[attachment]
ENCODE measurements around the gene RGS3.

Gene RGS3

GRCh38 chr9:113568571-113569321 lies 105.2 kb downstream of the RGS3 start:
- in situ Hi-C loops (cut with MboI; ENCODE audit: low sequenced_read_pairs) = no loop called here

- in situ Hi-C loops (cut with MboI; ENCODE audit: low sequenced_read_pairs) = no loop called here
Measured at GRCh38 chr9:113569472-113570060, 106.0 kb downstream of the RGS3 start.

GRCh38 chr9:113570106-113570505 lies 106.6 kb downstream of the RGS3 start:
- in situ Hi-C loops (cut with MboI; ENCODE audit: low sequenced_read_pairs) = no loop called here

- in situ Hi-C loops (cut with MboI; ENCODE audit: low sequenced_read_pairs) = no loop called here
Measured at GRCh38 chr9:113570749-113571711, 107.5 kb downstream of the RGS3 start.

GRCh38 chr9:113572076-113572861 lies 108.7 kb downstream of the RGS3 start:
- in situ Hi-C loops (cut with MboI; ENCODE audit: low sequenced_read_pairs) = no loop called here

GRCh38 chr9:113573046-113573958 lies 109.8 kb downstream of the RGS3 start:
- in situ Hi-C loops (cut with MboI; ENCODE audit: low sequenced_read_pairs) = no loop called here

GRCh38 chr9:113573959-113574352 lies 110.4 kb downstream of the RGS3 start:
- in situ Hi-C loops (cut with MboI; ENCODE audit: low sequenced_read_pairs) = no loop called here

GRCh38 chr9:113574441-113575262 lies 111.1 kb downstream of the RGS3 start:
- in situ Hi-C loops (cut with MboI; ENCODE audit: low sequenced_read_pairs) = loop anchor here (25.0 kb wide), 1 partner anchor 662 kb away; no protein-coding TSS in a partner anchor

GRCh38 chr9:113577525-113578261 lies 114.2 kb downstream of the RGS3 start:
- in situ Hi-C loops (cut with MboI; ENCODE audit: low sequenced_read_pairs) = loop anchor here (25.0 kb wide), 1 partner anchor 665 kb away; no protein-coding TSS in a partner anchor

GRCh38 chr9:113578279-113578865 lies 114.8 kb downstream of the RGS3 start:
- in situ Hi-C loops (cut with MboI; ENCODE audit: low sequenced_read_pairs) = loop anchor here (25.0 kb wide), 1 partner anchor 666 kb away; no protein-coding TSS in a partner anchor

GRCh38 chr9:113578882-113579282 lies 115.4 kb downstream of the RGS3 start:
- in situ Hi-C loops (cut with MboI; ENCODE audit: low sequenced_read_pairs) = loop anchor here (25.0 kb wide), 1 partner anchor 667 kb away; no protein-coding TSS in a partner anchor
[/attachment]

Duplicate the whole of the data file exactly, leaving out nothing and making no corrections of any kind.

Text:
ENCODE measurements around the gene RGS3.

Gene RGS3

GRCh38 chr9:113568571-113569321 lies 105.2 kb downstream of the RGS3 start:
- in situ Hi-C loops (cut with MboI; ENCODE audit: low sequenced_read_pairs) = no loop called here

- in situ Hi-C loops (cut with MboI; ENCODE audit: low sequenced_read_pairs) = no loop called here
Measured at GRCh38 chr9:113569472-113570060, 106.0 kb downstream of the RGS3 start.

GRCh38 chr9:113570106-113570505 lies 106.6 kb downstream of the RGS3 start:
- in situ Hi-C loops (cut with MboI; ENCODE audit: low sequenced_read_pairs) = no loop called here

- in situ Hi-C loops (cut with MboI; ENCODE audit: low sequenced_read_pairs) = no loop called here
Measured at GRCh38 chr9:113570749-113571711, 107.5 kb downstream of the RGS3 start.

GRCh38 chr9:113572076-113572861 lies 108.7 kb downstream of the RGS3 start:
- in situ Hi-C loops (cut with MboI; ENCODE audit: low sequenced_read_pairs) = no loop called here

GRCh38 chr9:113573046-113573958 lies 109.8 kb downstream of the RGS3 start:
- in situ Hi-C loops (cut with MboI; ENCODE audit: low sequenced_read_pairs) = no loop called here

GRCh38 chr9:113573959-113574352 lies 110.4 kb downstream of the RGS3 start:
- in situ Hi-C loops (cut with MboI; ENCODE audit: low sequenced_read_pairs) = no loop called here

GRCh38 chr9:113574441-113575262 lies 111.1 kb downstream of the RGS3 start:
- in situ Hi-C loops (cut with MboI; ENCODE audit: low sequenced_read_pairs) = loop anchor here (25.0 kb wide), 1 partner anchor 662 kb away; no protein-coding TSS in a partner anchor

GRCh38 chr9:113577525-113578261 lies 114.2 kb downstream of the RGS3 start:
- in situ Hi-C loops (cut with MboI; ENCODE audit: low sequenced_read_pairs) = loop anchor here (25.0 kb wide), 1 partner anchor 665 kb away; no protein-coding TSS in a partner anchor

GRCh38 chr9:113578279-113578865 lies 114.8 kb downstream of the RGS3 start:
- in situ Hi-C loops (cut with MboI; ENCODE audit: low sequenced_read_pairs) = loop anchor here (25.0 kb wide), 1 partner anchor 666 kb away; no protein-coding TSS in a partner anchor

GRCh38 chr9:113578882-113579282 lies 115.4 kb downstream of the RGS3 start:
- in situ Hi-C loops (cut with MboI; ENCODE audit: low sequenced_read_pairs) = loop anchor here (25.0 kb wide), 1 partner anchor 667 kb away; no protein-coding TSS in a partner anchor